Home
Bulletin Letter
St. Paul Home
Calendar
Bulletins
Bulletin Letters
Feb. 12, 2006
Feb. 5, 2006
Jan. 29, 2006
Jan. 22, 2006
Jan. 15, 2006
Jan. 8, 2006
Jan. 1, 2006
Dec. 25, 2005
Dec. 18, 2005
Dec. 11, 2005
Dec. 4, 2005
Nov. 27, 2005
Nov. 20, 2005
Nov. 13, 2005
Nov. 6, 2005
Oct. 30, 2005
Oct. 23, 2005
Oct. 16, 2005
Oct. 9, 2005
Oct. 2, 2005
Sept. 25, 2005
Sept. 18, 2005
Sept. 11, 2005
Aug. 28, 2005
Aug. 21, 2005
Aug. 14, 2005
Aug. 7, 2005
July 31, 2005
July 24, 2005
June 26, 2005
June 19, 2005
June 12, 2005
June 5, 2005
May 29, 2005
May 22, 2005
May 15, 2005
May 8, 2005
May 1, 2005
April 24, 2005
April 17, 2005
April 10, 2005
April 3, 2005
March 27, 2005
March 20, 2005
March 13, 2005
March 6, 2005
Feb. 27, 2005
Feb. 20, 2005
Feb. 13, 2005
Feb. 6, 2005
Jan. 30, 2005
Jan. 23, 2005
Jan 16, 2005
Jan. 9, 2005
Dec. 19, 2004
Dec. 12, 2004
Dec. 5, 2004
Nov. 28, 2004
Nov. 21, 2004
Nov. 14, 2004
Nov. 7, 2004
Oct. 31, 2004
Oct. 24, 2004
Oct. 17, 2004
Oct. 10, 2004
Oct. 3, 2004
Sept. 26, 2004
Sept. 19, 2004
Sept. 12, 2004
Sept.  5, 2004
Aug. 29, 2004
Aug. 22, 2004
Aug. 15, 2004
Aug. 8, 2004
Aug. 1, 2004
July 25, 2004
July 18, 2004
July 11, 2004
July 4, 2004
June 27, 2004
June 13, 2004
June 6, 2004
May 30, 2004
May 23, 2004
May 16, 2004
May 9, 2004
May 2, 2004
April 25, 2004
April 18, 2004
April 11, 2004
April 4, 2004
Mar. 28, 2004
Mar. 21, 2004
Mar. 14, 2004
Mar. 7, 2004
Feb. 29, 2004
Feb. 22, 2004
Feb. 15, 2004
Feb. 8, 2004
Feb. 1, 2004
Jan. 25, 2004
Jan 18, 2004
Jan. 11, 2004
Dec. 28, 2003
Dec. 21, 2003
Dec. 14, 2003
Dec. 7, 2003
Nov. 30, 2003
Nov. 23, 2003
Nov. 16, 2003
Nov. 9, 2003
Nov. 2, 2003
Oct. 26, 2003
Oct. 19, 2003
Oct. 12, 2003
Oct. 5, 2003
Sept. 28, 2003
Sept. 21, 2003
Sept. 14, 2003
Sept. 7, 2003
Aug. 31, 2003
Aug. 24, 2003
Aug. 17, 2003
Aug. 10, 2003
Aug. 3, 2003
July 27, 2003
July 20, 2003
July 13, 2003
June 29, 2003
June 22, 2003
June 15, 2003
June 8, 2003
June 1, 2003
May 25, 2003
May 18, 2003
May 11, 2003
April 27, 2003
April 20, 2003
April 13, 2003
April 6, 2003
March 30, 2003
March 23, 2003
March 16, 2003
March 9, 2003
March 2, 2003
Feb. 23, 2003
Feb. 16, 2003
Feb. 9, 2003
Feb. 2, 2003
Jan. 26, 2003
Jan. 19, 2003
Jan. 12, 2003
Jan. 5, 2003

Pointing at the bulletin letter's date (link) at left will display it's title.
February 19, 2006
Our Heart’s Desire

    This past week we celebrated the feast of St. Valentine.  Although the feast was initially a very simple feast to remind us that love is an important element of life, it has become central to our culture as a time when people take the time and energy to share their feelings for one another.  Although love is not a one day affair, the day has become very symbolic of people’s greatest desires in life.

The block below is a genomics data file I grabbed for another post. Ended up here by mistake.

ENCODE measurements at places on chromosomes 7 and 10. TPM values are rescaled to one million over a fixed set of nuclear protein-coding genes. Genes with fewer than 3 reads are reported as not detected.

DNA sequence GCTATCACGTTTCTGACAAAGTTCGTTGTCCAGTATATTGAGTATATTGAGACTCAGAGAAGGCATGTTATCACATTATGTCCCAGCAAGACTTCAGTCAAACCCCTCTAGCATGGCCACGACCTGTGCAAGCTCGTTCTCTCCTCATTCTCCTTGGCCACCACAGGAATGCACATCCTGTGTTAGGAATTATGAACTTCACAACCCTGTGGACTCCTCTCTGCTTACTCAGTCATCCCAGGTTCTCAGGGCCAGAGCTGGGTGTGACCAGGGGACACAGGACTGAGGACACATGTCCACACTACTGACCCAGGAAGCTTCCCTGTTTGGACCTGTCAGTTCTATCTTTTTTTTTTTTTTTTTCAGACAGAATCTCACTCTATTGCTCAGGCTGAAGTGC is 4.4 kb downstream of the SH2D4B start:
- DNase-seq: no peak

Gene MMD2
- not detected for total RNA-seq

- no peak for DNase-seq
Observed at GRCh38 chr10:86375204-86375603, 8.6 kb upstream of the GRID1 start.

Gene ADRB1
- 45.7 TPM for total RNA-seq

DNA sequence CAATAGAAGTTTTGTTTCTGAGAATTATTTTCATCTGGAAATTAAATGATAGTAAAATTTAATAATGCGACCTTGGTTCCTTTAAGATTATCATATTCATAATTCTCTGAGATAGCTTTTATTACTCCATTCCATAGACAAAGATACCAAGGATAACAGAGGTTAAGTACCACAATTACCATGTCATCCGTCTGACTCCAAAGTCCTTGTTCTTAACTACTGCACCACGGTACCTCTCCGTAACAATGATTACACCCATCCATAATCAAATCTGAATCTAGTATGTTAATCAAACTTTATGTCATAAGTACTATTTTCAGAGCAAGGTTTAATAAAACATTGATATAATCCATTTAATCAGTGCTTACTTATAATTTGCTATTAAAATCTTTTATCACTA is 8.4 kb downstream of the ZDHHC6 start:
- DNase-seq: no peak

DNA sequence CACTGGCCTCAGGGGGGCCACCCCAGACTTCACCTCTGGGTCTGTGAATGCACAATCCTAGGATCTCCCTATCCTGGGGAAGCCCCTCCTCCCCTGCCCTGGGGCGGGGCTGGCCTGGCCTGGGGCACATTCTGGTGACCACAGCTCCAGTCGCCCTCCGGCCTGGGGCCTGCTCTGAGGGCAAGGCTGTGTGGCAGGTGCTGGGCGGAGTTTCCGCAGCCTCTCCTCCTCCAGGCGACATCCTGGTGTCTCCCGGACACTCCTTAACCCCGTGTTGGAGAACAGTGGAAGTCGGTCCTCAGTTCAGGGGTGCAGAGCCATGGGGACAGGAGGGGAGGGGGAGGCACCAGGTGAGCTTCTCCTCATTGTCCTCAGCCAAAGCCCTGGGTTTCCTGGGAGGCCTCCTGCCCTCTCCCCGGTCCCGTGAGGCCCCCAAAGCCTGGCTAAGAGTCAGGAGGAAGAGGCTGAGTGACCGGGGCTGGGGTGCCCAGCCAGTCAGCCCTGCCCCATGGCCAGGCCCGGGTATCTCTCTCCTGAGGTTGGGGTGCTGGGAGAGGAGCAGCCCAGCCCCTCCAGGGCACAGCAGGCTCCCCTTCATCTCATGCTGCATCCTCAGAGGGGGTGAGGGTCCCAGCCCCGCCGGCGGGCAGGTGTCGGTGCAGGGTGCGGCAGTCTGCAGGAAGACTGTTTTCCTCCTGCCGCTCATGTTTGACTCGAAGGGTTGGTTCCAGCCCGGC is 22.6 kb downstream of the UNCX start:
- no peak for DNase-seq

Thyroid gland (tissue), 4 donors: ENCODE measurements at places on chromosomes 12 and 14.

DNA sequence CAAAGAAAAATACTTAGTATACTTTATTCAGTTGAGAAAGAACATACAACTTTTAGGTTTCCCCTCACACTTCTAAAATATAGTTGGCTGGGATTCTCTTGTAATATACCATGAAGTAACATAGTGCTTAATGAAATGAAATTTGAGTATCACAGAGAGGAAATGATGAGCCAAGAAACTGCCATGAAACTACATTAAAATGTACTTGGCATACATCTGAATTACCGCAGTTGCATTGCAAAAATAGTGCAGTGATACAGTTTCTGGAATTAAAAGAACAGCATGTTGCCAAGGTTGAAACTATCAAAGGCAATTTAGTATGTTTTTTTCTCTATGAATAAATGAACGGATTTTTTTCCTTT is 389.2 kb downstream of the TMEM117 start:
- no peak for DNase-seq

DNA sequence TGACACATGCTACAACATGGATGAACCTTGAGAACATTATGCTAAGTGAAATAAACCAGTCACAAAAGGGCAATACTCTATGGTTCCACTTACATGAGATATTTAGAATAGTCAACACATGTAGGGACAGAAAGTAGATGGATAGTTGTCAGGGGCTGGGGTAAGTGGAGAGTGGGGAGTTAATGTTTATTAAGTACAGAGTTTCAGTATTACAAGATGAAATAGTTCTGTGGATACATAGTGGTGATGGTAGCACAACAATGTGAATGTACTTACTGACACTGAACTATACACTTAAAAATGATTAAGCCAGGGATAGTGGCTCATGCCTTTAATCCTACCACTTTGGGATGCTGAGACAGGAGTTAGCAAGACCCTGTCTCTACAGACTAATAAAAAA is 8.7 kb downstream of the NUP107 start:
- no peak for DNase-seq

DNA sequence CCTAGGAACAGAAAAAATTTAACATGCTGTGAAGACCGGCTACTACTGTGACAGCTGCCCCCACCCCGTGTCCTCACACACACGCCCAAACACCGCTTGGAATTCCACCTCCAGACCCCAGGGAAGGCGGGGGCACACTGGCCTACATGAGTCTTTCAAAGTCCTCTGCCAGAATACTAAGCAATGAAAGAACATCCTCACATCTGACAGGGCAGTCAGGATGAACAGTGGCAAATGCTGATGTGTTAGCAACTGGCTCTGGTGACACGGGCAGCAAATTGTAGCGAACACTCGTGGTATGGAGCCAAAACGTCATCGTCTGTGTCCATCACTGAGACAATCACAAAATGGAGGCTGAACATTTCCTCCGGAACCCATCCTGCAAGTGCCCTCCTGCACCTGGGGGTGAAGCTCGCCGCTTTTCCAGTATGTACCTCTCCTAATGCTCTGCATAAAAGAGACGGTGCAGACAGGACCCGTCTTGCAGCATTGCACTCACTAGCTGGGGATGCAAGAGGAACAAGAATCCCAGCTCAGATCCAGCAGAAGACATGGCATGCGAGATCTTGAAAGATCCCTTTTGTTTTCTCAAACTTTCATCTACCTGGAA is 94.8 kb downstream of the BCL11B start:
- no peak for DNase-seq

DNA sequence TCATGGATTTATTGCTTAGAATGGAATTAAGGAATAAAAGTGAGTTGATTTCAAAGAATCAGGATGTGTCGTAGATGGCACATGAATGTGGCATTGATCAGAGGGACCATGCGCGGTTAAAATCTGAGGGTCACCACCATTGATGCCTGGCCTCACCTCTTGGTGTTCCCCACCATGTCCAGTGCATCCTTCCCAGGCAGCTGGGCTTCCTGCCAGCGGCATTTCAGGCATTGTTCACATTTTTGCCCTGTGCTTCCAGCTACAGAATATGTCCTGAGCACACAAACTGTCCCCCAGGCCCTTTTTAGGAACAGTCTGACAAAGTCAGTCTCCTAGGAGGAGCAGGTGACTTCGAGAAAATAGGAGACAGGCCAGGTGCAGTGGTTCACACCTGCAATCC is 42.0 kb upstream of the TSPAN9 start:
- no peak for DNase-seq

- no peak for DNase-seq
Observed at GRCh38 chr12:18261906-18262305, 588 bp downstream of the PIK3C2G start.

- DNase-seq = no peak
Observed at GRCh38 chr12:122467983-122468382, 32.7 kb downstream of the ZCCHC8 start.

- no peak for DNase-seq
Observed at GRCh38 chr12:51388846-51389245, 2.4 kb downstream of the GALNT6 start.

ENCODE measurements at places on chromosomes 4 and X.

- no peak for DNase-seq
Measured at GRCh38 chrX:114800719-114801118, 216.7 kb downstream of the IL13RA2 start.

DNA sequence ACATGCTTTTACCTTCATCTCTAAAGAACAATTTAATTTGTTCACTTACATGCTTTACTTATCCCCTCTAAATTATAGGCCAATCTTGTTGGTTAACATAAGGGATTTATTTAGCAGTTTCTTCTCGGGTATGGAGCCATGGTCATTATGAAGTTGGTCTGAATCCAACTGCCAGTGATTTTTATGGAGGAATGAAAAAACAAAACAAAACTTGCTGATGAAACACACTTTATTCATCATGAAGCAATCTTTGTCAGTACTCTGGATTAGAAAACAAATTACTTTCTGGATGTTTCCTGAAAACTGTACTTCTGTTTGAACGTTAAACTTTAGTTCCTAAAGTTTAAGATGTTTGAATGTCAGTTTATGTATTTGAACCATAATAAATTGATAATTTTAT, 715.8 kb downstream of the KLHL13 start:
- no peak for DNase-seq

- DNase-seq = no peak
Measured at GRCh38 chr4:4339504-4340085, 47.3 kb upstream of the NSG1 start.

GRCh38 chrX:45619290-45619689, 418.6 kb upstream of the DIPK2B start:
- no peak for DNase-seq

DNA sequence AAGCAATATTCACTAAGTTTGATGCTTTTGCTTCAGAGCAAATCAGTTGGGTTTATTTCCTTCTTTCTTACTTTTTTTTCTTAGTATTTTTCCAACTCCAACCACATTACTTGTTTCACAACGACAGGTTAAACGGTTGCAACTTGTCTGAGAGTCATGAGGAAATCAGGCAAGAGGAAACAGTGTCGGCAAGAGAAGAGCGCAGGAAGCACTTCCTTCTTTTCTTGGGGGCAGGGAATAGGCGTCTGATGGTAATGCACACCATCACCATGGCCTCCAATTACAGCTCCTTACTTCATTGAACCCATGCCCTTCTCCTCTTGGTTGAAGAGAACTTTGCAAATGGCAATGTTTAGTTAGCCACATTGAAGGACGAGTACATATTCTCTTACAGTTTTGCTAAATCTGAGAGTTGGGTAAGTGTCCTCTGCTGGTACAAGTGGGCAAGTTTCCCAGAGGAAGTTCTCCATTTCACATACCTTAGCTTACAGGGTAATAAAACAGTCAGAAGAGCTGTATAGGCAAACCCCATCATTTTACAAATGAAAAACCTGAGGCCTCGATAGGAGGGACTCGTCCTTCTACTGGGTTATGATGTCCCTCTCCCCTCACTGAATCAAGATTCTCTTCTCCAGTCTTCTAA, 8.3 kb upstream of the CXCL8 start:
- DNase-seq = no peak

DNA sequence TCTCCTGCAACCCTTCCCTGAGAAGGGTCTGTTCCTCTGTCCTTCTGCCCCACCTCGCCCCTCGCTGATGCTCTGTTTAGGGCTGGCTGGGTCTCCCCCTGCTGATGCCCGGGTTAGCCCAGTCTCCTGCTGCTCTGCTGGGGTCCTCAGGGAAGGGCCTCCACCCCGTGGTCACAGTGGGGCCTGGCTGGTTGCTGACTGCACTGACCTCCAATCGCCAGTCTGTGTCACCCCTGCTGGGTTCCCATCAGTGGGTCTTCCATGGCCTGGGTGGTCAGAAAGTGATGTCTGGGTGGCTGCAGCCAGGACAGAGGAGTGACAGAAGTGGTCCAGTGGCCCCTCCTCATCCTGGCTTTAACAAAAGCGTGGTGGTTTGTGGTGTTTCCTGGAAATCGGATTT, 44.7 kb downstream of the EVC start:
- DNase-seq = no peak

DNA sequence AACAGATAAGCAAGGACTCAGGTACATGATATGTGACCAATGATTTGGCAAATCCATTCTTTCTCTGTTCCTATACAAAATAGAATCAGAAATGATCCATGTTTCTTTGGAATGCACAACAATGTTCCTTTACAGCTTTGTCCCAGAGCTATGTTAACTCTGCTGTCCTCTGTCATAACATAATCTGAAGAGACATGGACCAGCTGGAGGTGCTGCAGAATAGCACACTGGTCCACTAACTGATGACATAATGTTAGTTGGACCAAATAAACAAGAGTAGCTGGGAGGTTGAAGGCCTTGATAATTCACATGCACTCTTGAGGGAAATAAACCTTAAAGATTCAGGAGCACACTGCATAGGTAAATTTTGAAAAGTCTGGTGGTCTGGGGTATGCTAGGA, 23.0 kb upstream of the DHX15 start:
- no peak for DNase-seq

Why has Valentine’s Day become so popular?  We could probably blame it on the media or the commercialization of the day and, of course,  those factors  have helped matters considerably.   However, if we give it some thought, we will be forced to admit that the popularity of the day comes from the inside rather than the outside of ourselves.

    There is a strong possibility that Valentine’s Day became such a “success” because it is a means of expressing our innermost feelings and desires without being laughed at or accused of being die hard romantics.  As Americans, our society places a high priority on the work ethic, practicality and simply being reasonable, not to mention the individualistic character we are all encouraged to develop.  But, once a year we are allowed to mellow out and come into contact with our inner feelings.  We can tell everyone we know that we care.  We can spend big money on a romantic dinner, very expensive roses or perhaps an elegant piece of jewelry.  We do not have to excuse ourselves or worry that others will find us extravagant.  It all falls under the umbrella of being romantic and don’t we all appreciate a little romance in our lives once in a while.  

    If the above is true and real to our experience, perhaps there is an important message for us as Christians.  Why do we have such difficulty being faithful to our religious commitments?  Why do we often feel that we need to exert a phenomenal amount of energy to even remember the God who created us and continues to be with us?  Can we learn a lesson from the celebration of Valentine’s Day?   Perhaps we are missing a very important component in our faith lives. It could be that, over the centuries, the idea of God being a part of our innermost desire has simply vanished.  Instead, we have replaced God in our hearts with a God that has simply become an intellectual factor in our lives. 

    As human beings we have been blessed with the ability to feel and to express emotion.  Although this gift often causes us great pain, it also gives us some of the most wonderful moments of our life.  Love was probably never meant to be solely a rational and intellectual proposition.  A relationship that remains in the head is hardly a human relationship.  If falls flat of its beauty and expression and consequently, it often dies. 

    Where, then, does our relationship with God lie?  If God is not one of our innermost desires, why isn’t he?  Have we allowed our God to enter our hearts?  Is God stuck in our minds?  Could we take some time to open that door in the near future?  Wouldn’t our faith life be all the more rich if we took the time to get to know God from the heart?

Lorette P. Nault